The effect of reduced staffing levels doesn’t just attract more cybercriminals, it makes the outcome of attacks more severe
It’s difficult to know the extent to which cybercriminals make use of weekends and holidays to launch their attacks; but it is generally accepted that they do. Crime, unlike business, is not a Monday to Friday, 9-to-5 occupation. And business, unlike crime, is understaffed over holiday/weekends.
Extensive dwell times means an attack may have begun on a holiday, but not become apparent until much later. However, it is much easier to quantify the effect of cyberattacks that were launched and discovered over a weekend – they are generally more severe, harder to redress, and more expensive than weekday attacks.
Both the Colonial Pipeline and JBS attacks, for example, occurred over holiday weekends.
A global study of 1,023 cybersecurity professionals, conducted in September 2022 by Cybereason and titled Ransomware Attackers Don’t Take Holidays, highlights the extent of the attacks and the effect of reduced staffing over holiday/weekends. In the US, weekend and holiday staffing levels are on average less than 50% of normal levels. In Germany, this figure encompasses 91% of organizations. France, UAE, Singapore and South Africa firms are all in the 70% to 80% range.
More dramatically, 21% of the respondents said they cut cybersecurity staffing levels by as much as 90%, while only 7% maintained staffing at 80% or more of normal weekdays.
The effect of reduced staffing levels doesn’t simply attract more cybercriminals, it makes the outcome of the attack more severe. More than one-third of those companies that admitted to a holiday/weekend ransomware attack said they lost more money as a result. This is a 19% increase over a similar study in 2021. Individual sectors fared worse – a 42% increase in the education sector and a 48% increase in the travel and transportation industry.
When an attack occurred, just over one-third of all respondents said it took longer to assemble the incident response team, took longer to assess the scope of the attack, and took longer to recover from the attack. “Ransomware actors tend to strike on holidays and weekends because they know companies’ human defenses often aren’t as robust at those times,” said Lior Div, Cybereason CEO and co-founder. “It allows them to evade detection, do more damage, and steal more data as security teams scramble to mobilize a response.”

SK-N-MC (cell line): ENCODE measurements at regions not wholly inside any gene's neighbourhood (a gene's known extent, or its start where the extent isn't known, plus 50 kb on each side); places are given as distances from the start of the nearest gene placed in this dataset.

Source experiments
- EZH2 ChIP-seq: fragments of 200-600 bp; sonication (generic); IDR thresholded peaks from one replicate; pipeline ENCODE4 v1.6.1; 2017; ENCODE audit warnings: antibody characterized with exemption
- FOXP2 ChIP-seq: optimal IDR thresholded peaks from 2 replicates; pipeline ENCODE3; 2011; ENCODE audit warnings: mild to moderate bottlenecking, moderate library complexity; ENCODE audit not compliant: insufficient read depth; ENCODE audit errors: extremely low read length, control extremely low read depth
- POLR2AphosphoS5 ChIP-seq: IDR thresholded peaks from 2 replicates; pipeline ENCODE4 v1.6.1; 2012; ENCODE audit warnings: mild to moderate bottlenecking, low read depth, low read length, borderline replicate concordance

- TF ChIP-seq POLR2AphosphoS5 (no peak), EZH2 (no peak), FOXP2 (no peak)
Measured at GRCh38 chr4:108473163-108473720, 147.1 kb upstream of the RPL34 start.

It’s a difficult balancing act for companies. While the skills gap continues to be a problem, employers need to retain the staff they already have. Depriving them of family time over holiday/weekends increases stress levels, increases burn out, and increases the possibility of staff looking for greener pastures. Companies are literally caught between a rock and a hard place.
“Eighty-eight percent of respondents said they had missed out on either a holiday celebration or weekend event due to a ransomware attack,” notes the report. “These numbers were higher in the US, Germany, and in the financial services industry, where nine out of ten respondents (91%, 95%, and 95%, respectively) said the same.”
With the probability of having to reduce staff levels at such times, defenders’ only recourse is to increase security. Apart from adequate detection and response defenses – which are of course already required 24/7 – Cybereason offers a few suggestions. One option is to consider transferring the risk to a managed detection and response (MDR) provider. It then becomes the responsibility of the third party to provide full cover over holiday/weekends.
This would be a type of ‘remote working’, and a more imaginative use of remote working, remote resources and staff working from home on stand-by during holiday/weekends could also be explored.
Another option is to lockdown privileged accounts on holiday/weekends to restrict attackers’ lateral movement and privilege escalation before deploying a payload. “Security teams should create highly secured, emergency-only accounts in the active directory that are only used when other operational accounts are temporarily disabled as a precaution or inaccessible during a ransomware attack,” suggests Cybereason.
Meanwhile, and perhaps worryingly, there seems to be a growing perception of the inevitability of becoming a ransomware victim. Twenty-seven percent of respondents said their organization had set up a crypto wallet presumably for rapid payment of a ransom, while another 27% said the organization is learning how to negotiate with ransomware gangs.
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